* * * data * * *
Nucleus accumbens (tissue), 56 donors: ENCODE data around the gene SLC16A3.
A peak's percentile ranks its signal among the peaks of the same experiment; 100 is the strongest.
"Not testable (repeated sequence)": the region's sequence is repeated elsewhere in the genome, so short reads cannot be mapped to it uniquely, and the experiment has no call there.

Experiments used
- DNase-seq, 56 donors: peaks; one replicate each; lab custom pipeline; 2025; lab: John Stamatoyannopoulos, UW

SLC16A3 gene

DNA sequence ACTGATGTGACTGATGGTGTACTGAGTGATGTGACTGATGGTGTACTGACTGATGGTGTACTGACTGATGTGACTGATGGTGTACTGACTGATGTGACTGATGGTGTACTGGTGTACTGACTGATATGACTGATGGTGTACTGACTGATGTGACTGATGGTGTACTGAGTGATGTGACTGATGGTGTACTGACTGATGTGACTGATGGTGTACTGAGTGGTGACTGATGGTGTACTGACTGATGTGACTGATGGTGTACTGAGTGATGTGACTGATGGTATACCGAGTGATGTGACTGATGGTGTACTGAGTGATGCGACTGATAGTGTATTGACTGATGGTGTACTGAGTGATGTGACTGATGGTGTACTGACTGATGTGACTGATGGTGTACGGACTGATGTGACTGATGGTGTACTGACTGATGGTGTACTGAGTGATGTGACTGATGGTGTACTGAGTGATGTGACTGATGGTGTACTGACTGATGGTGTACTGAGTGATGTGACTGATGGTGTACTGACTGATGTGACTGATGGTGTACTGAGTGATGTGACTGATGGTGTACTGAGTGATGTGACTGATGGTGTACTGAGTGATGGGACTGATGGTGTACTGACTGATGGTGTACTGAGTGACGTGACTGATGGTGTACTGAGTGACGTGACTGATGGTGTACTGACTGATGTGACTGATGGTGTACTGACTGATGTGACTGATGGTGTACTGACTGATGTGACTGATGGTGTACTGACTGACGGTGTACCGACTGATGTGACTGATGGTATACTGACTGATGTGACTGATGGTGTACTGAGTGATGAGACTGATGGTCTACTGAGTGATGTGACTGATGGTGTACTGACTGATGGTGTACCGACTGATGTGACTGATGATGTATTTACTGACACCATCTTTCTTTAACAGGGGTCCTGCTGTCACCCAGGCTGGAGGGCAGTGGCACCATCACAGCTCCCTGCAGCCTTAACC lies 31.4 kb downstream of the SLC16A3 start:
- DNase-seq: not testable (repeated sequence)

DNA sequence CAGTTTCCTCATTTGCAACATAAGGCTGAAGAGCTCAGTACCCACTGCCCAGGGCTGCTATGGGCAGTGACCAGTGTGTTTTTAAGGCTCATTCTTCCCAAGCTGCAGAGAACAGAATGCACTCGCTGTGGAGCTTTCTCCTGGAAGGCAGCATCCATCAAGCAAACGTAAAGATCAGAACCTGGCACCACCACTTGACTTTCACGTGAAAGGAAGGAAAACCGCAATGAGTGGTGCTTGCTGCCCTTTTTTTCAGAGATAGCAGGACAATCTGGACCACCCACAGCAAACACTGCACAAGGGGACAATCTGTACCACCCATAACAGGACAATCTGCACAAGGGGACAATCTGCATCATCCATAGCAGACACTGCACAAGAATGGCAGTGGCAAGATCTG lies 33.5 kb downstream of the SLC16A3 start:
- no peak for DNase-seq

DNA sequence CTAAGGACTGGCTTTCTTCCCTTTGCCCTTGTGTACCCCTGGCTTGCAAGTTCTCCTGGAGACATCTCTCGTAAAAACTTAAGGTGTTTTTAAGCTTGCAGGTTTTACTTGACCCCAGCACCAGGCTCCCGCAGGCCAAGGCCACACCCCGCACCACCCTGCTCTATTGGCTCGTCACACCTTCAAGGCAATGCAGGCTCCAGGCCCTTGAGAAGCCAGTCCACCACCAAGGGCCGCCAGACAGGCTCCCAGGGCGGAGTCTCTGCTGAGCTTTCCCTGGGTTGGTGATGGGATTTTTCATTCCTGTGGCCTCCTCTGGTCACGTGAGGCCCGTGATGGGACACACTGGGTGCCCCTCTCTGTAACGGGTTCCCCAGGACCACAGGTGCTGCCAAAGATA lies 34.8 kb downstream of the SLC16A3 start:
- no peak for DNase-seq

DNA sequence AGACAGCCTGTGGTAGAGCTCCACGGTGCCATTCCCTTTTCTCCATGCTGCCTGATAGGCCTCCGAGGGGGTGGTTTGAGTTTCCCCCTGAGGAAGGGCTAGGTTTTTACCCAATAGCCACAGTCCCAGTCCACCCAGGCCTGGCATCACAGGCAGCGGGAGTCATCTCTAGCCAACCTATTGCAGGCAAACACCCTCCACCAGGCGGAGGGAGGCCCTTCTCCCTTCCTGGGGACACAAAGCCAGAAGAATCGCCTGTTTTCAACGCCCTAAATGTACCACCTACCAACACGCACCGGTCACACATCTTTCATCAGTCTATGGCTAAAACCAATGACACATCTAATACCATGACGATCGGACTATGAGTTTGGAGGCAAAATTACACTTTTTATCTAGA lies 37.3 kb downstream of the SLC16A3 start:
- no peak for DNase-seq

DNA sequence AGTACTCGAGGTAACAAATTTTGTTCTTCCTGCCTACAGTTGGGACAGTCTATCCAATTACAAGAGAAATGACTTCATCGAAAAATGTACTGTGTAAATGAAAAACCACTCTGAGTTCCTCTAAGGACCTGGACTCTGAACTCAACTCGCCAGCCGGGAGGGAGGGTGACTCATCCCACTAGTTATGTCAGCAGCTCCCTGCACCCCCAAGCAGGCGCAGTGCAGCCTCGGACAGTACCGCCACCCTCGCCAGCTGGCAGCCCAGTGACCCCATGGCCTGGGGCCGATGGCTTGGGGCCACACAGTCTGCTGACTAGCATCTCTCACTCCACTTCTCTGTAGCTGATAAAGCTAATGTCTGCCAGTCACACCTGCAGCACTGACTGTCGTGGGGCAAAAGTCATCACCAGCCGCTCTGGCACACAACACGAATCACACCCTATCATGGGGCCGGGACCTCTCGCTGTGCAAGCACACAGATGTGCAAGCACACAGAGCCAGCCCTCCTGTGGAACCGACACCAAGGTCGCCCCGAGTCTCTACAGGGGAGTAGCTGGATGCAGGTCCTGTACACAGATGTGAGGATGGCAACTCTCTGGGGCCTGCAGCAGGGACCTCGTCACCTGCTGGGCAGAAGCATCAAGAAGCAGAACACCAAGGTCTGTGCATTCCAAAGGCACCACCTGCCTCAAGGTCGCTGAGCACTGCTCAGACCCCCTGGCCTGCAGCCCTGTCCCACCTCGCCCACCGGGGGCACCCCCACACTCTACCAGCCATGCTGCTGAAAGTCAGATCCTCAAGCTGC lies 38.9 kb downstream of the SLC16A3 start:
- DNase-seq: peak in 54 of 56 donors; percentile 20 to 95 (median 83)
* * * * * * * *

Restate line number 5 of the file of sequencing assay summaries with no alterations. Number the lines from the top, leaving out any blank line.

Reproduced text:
- DNase-seq, 56 donors: peaks; one replicate each; lab custom pipeline; 2025; lab: John Stamatoyannopoulos, UW